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Make Your Sports Resume Stand Out from the Crowd

John Little, Former CNN Sports Internship Coordinator

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Video Transcript

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Brian Clapp, SportsTVJobs.com: John, lets talk about your time running the CNN Sports internship program – you’d get a lot of applications and yet only be able to select a choice few, what could someone do to stand out from the pile of resumes?

John Little, The Winners Edge Consulting: It was really important to be unique Brian, like you said there were a ton of resumes and everybody who was coming out of college had very little experience, so anything you could do to set yourself apart really made the difference. Anytime you had the opportunity to work for one of the local TV affiliates or Fox Sports Net regional or maybe ESPN comes to your town to do GameDay or are covering a college basketball game, you need to take advantage of that. Even if it’s just running cables or being a runner for stats, anything you can do to gain some real experience and documents it will be huge because it will set you apart from the rest of the sports resumes.

I tell this story often about how when I was in college we didn’t even have a campus television station, so I did everything our radio station had to offer. I did news, I did sports, I had a morning show anything I could do to build up my resume to help me get in the door somewhere. That’s what I liked to see when I was looking at people sports resumes; I wanted to know what did they do to stand apart from the rest. Being a sports fan isn’t enough, you have to have some tangible experience.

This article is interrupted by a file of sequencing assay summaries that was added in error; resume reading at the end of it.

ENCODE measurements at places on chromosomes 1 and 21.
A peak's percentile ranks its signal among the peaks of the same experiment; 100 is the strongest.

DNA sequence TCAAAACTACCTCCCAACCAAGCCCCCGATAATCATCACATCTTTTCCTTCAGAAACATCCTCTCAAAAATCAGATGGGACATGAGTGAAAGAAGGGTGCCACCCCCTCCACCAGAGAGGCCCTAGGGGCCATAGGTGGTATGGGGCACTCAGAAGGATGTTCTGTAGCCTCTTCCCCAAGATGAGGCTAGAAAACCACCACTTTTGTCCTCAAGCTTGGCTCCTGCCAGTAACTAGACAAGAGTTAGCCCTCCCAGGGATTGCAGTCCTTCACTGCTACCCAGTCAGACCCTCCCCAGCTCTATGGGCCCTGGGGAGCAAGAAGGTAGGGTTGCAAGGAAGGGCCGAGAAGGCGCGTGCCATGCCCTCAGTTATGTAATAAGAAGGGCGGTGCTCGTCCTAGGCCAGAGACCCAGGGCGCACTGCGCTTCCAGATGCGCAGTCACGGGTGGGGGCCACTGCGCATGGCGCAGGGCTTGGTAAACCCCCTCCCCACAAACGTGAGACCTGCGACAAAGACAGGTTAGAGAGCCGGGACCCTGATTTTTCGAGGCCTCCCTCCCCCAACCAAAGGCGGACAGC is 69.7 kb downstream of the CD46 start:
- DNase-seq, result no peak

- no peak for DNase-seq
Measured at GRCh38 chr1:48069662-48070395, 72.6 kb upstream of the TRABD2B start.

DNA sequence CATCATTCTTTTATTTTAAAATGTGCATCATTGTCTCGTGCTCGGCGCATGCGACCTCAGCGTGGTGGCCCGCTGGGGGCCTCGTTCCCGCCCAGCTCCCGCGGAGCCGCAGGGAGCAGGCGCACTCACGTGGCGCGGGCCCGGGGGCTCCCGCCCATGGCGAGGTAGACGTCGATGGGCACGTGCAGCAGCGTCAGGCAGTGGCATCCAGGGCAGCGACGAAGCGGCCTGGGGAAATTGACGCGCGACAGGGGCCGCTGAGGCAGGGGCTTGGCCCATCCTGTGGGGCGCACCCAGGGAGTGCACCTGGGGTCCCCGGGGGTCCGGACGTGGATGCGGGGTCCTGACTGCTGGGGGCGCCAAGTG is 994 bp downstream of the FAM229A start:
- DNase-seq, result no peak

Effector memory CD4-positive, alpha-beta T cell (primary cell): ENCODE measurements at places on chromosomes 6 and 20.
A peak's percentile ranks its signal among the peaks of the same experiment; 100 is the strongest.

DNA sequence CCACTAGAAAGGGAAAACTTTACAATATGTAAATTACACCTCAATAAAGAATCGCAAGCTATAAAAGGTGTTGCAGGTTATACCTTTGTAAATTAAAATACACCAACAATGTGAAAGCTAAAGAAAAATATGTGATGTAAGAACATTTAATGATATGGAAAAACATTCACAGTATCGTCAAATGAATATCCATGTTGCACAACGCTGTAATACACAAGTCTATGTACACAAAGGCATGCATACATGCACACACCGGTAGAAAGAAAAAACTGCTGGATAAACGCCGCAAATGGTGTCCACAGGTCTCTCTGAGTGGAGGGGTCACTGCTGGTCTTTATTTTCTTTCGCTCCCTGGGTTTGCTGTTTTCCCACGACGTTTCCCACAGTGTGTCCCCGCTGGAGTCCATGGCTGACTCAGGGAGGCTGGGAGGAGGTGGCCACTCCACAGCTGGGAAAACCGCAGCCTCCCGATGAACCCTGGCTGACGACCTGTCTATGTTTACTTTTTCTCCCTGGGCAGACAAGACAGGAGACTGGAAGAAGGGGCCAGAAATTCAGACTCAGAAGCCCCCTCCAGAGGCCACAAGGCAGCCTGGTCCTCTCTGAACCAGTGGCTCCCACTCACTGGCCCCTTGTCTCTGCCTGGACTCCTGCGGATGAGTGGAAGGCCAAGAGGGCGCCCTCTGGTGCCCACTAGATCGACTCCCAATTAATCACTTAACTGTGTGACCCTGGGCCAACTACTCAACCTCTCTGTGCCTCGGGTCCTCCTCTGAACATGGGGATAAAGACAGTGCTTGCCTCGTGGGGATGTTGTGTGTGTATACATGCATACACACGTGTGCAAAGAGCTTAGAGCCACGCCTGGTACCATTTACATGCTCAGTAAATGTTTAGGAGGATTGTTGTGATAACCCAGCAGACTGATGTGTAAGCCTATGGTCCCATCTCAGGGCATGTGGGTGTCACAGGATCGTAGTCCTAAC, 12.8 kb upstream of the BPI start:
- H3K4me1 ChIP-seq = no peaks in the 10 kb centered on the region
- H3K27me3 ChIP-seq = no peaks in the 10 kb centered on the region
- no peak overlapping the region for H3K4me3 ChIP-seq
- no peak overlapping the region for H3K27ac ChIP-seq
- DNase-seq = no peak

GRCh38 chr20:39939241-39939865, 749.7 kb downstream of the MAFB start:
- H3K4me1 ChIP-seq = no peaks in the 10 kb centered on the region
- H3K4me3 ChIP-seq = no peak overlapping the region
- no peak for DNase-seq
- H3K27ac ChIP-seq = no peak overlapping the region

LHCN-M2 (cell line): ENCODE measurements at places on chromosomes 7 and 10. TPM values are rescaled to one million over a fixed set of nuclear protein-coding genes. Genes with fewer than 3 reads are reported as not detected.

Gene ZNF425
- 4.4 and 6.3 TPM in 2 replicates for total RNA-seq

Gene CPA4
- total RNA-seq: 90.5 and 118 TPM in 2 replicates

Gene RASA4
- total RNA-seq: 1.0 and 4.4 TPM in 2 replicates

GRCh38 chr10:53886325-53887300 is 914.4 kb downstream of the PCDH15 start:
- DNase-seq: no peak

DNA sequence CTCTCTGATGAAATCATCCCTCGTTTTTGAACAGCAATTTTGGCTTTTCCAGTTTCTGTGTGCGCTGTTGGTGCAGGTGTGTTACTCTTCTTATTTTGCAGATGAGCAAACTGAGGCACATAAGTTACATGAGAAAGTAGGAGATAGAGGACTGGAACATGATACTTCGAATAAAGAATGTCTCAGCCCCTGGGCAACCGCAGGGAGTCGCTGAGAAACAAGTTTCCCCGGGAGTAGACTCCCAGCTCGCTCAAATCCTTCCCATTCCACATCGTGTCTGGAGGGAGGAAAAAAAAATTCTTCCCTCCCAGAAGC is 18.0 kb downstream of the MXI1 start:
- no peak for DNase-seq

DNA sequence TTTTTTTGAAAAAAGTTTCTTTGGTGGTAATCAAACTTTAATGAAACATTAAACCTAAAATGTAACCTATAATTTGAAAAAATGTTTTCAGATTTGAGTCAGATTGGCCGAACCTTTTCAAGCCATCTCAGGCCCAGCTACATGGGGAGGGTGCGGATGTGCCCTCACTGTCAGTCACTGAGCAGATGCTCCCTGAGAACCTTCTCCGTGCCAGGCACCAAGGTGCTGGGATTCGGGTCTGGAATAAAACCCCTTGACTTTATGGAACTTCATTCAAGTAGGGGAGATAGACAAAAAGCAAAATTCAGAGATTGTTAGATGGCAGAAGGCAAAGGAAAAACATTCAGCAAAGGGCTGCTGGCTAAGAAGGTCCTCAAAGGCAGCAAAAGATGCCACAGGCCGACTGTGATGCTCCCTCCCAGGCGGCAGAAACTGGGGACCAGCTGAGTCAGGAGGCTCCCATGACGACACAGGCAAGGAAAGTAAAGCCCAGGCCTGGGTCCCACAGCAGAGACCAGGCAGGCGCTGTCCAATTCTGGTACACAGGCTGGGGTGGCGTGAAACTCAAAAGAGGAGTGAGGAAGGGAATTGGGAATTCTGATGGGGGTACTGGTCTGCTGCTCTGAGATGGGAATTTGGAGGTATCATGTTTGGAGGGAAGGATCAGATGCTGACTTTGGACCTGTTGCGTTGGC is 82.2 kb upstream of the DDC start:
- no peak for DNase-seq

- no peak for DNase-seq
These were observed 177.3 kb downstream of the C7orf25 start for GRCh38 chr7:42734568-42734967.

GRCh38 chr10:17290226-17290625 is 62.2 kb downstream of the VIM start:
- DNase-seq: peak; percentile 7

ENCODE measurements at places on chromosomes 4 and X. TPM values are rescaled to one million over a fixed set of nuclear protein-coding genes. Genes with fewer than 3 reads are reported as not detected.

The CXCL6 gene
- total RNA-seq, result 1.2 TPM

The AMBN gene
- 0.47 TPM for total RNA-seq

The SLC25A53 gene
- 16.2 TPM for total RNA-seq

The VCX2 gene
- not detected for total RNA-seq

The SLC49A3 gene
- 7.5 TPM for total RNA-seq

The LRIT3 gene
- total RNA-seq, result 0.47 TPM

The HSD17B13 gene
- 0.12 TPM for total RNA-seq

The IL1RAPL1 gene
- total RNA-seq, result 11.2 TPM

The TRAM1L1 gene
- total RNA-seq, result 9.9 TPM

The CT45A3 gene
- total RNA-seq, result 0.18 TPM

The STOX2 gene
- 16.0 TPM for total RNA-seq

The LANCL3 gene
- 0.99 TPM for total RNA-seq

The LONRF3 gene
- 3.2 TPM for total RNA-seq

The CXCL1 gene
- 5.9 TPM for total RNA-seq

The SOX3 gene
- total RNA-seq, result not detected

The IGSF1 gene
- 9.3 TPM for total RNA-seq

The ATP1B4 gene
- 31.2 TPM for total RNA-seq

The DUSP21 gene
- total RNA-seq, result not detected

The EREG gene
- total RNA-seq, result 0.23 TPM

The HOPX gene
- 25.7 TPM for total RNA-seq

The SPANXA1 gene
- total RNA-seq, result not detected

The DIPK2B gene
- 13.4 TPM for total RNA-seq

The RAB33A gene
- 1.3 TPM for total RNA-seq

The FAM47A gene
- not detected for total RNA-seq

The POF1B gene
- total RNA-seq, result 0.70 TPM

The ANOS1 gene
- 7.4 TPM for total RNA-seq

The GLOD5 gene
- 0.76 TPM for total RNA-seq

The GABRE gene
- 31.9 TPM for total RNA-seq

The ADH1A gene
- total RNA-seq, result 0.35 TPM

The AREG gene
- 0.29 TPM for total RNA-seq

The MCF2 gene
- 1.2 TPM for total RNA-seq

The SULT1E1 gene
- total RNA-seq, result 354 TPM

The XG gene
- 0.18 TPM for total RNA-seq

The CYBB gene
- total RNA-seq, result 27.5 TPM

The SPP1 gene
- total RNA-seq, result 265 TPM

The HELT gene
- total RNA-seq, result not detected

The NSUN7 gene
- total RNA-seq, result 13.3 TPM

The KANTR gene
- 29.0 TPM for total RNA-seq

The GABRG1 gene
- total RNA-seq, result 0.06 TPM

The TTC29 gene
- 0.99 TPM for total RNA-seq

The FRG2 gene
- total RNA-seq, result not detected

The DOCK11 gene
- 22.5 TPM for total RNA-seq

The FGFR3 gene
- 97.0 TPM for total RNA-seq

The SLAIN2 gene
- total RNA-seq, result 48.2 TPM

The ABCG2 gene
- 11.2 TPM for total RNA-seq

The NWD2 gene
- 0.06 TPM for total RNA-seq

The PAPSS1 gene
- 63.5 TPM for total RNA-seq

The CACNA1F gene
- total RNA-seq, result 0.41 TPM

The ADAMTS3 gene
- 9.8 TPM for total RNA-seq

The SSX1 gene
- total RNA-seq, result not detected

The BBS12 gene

Clapp: So what about after you selected the internship crew, were there certain qualities that made for the best and most productive interns?

Little: Absolutely, the most important attribute was the willingness to do whatever it takes. In the sports industry in particular, you just know going in that you’re going to be working until 1, 2 o’clock in the morning, you know that you’re going to be working Fridays, Saturdays and Sundays. If you’re not willing to accept that then sports television isn’t the right business for you. It was pretty easy to figure out who was dedicated and who was there because they thought it was a cool internship to have. Once you got your foot in the door it was doing whatever it takes to make yourself known.

There’s a small difference between a good intern and a great intern, a good intern will sit there and do exactly what you ask them to do, a great intern wants to do what they are doing great, as well as learning what your job is so that way they can be even more of an asset to the anchor, the producer or the reporter. They want to be like an employee in training, instead of someone just getting their credit for college or just because they think they are a sports fan.